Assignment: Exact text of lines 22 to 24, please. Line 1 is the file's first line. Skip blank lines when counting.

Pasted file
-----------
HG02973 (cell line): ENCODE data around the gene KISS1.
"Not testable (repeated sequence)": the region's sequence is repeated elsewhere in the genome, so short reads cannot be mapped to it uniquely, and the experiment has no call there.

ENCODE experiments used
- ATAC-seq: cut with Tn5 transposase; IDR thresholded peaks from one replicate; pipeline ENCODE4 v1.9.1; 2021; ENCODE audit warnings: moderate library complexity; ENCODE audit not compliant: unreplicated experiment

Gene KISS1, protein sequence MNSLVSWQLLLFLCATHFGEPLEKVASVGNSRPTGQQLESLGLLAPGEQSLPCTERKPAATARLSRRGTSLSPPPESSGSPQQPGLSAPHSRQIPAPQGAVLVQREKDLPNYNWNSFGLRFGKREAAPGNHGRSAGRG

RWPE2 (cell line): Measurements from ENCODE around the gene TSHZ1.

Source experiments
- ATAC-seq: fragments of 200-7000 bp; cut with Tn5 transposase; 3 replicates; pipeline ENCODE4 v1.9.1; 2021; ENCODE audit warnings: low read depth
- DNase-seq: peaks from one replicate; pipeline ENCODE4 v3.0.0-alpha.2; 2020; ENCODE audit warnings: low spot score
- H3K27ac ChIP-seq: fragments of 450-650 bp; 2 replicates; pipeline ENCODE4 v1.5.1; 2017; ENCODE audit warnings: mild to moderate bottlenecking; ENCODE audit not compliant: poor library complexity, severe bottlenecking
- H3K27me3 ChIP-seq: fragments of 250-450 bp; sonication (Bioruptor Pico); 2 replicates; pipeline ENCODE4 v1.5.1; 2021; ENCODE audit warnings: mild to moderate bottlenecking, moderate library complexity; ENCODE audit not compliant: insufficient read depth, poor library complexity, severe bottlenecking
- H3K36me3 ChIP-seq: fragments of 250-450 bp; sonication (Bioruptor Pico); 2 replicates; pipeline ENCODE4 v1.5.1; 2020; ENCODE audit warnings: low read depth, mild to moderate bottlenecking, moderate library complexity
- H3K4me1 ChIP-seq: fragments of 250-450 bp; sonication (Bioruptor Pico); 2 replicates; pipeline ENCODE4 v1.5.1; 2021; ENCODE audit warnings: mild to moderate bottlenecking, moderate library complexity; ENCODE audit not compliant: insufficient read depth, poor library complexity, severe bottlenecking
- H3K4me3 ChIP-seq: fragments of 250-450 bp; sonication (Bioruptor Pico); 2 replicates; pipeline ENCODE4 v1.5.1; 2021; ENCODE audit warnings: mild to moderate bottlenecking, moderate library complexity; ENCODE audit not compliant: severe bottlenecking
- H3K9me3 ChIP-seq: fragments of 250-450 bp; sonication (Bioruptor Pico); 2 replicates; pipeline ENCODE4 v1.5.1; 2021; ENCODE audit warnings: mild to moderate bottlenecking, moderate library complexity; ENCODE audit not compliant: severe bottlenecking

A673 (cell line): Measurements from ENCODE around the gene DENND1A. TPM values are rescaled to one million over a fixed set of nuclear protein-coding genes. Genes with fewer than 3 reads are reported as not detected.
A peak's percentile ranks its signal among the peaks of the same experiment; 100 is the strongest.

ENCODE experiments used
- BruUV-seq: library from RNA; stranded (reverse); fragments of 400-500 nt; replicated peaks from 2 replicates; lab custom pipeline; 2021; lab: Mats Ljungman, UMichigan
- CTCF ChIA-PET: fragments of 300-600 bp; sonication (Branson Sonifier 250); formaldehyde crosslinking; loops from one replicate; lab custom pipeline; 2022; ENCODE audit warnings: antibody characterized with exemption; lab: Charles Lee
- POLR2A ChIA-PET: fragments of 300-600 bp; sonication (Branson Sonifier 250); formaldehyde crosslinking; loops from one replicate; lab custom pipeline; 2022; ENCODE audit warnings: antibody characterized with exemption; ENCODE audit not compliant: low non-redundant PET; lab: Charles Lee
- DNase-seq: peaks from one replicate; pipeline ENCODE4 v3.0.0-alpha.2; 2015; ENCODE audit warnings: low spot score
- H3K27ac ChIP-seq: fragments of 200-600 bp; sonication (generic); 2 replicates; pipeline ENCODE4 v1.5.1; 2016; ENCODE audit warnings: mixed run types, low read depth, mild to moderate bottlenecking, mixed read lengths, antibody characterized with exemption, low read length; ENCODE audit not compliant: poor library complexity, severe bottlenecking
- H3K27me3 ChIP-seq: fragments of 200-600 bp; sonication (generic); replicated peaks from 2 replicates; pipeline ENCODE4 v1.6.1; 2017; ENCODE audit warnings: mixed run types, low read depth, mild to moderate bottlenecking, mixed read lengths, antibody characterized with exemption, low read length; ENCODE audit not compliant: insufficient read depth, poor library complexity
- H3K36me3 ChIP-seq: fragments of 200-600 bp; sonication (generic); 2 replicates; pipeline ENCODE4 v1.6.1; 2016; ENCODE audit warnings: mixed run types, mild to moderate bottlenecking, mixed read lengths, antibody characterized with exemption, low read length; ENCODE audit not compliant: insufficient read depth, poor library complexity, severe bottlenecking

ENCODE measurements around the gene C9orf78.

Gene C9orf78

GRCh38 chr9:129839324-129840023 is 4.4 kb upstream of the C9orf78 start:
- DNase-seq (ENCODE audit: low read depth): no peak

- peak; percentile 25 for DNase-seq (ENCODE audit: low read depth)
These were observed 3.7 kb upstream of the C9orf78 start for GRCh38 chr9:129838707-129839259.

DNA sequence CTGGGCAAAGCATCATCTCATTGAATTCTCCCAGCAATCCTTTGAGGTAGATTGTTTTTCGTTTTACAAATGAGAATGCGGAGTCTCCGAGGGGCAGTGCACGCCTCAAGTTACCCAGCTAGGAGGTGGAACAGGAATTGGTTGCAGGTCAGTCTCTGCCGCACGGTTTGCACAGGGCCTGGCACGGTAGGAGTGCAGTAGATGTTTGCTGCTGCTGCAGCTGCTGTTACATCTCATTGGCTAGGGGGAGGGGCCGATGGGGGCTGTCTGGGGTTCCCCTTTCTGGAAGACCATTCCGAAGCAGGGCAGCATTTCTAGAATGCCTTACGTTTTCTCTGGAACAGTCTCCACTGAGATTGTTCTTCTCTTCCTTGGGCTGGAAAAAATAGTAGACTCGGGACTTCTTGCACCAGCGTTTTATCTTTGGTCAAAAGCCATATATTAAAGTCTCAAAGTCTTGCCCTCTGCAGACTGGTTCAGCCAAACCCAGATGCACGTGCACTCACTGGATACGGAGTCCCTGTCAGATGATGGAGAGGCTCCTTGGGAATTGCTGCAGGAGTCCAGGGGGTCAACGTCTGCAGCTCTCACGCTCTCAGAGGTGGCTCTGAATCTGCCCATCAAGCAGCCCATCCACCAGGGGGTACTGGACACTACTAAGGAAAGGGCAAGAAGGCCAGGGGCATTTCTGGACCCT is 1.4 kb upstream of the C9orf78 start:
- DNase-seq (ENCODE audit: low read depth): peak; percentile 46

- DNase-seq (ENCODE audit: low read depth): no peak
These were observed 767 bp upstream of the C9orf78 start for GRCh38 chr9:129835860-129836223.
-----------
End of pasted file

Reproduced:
- DNase-seq: peaks from one replicate; pipeline ENCODE4 v3.0.0-alpha.2; 2015; ENCODE audit warnings: low spot score
- H3K27ac ChIP-seq: fragments of 200-600 bp; sonication (generic); 2 replicates; pipeline ENCODE4 v1.5.1; 2016; ENCODE audit warnings: mixed run types, low read depth, mild to moderate bottlenecking, mixed read lengths, antibody characterized with exemption, low read length; ENCODE audit not compliant: poor library complexity, severe bottlenecking
- H3K27me3 ChIP-seq: fragments of 200-600 bp; sonication (generic); replicated peaks from 2 replicates; pipeline ENCODE4 v1.6.1; 2017; ENCODE audit warnings: mixed run types, low read depth, mild to moderate bottlenecking, mixed read lengths, antibody characterized with exemption, low read length; ENCODE audit not compliant: insufficient read depth, poor library complexity